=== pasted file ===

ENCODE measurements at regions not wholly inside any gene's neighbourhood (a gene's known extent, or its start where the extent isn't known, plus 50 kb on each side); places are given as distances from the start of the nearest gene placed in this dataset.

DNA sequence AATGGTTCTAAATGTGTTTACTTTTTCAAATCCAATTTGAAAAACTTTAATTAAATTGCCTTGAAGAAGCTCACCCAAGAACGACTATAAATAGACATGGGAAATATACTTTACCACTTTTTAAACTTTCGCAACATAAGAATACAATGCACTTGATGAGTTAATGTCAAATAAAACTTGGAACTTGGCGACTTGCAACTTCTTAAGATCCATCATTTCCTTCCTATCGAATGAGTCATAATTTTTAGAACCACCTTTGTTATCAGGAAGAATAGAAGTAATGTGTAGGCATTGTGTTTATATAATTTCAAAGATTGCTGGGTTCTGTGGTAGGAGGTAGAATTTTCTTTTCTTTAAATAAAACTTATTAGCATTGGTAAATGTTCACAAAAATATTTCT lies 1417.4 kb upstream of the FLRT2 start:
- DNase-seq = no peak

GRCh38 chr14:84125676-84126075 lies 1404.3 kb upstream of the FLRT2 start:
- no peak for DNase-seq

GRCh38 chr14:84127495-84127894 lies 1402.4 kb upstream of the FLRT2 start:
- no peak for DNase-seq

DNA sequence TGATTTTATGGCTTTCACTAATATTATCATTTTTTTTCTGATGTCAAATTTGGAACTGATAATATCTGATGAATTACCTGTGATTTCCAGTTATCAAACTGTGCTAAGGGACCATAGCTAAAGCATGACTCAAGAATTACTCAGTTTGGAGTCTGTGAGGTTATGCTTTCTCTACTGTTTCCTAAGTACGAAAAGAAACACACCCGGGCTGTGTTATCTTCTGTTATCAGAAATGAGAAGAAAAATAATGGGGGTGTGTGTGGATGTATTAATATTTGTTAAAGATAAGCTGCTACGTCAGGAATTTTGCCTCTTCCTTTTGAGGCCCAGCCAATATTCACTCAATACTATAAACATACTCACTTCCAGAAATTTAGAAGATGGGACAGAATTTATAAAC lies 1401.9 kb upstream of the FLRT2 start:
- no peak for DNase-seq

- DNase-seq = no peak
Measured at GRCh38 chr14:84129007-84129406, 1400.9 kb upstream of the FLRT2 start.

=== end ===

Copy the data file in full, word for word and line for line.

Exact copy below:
ENCODE measurements at regions not wholly inside any gene's neighbourhood (a gene's known extent, or its start where the extent isn't known, plus 50 kb on each side); places are given as distances from the start of the nearest gene placed in this dataset.

DNA sequence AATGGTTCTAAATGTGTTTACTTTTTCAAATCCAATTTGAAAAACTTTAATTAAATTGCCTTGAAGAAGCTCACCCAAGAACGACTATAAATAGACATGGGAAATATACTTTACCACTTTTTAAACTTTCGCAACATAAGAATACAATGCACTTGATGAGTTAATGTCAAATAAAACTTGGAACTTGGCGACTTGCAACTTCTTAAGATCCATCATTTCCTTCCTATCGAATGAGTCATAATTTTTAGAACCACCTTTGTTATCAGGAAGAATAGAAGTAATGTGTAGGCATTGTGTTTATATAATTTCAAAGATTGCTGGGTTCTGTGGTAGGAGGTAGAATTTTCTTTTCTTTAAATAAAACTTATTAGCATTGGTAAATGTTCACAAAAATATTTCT lies 1417.4 kb upstream of the FLRT2 start:
- DNase-seq = no peak

GRCh38 chr14:84125676-84126075 lies 1404.3 kb upstream of the FLRT2 start:
- no peak for DNase-seq

GRCh38 chr14:84127495-84127894 lies 1402.4 kb upstream of the FLRT2 start:
- no peak for DNase-seq

DNA sequence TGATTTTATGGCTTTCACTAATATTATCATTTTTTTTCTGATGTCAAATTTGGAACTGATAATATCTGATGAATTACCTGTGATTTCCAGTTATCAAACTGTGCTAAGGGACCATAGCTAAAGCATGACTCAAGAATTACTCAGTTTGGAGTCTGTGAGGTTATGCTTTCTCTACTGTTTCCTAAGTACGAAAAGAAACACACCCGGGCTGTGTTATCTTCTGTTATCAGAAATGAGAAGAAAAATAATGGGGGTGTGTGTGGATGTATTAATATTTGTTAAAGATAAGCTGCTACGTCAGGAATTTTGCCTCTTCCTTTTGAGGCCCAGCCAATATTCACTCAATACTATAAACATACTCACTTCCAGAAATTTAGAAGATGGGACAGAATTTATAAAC lies 1401.9 kb upstream of the FLRT2 start:
- no peak for DNase-seq

- DNase-seq = no peak
Measured at GRCh38 chr14:84129007-84129406, 1400.9 kb upstream of the FLRT2 start.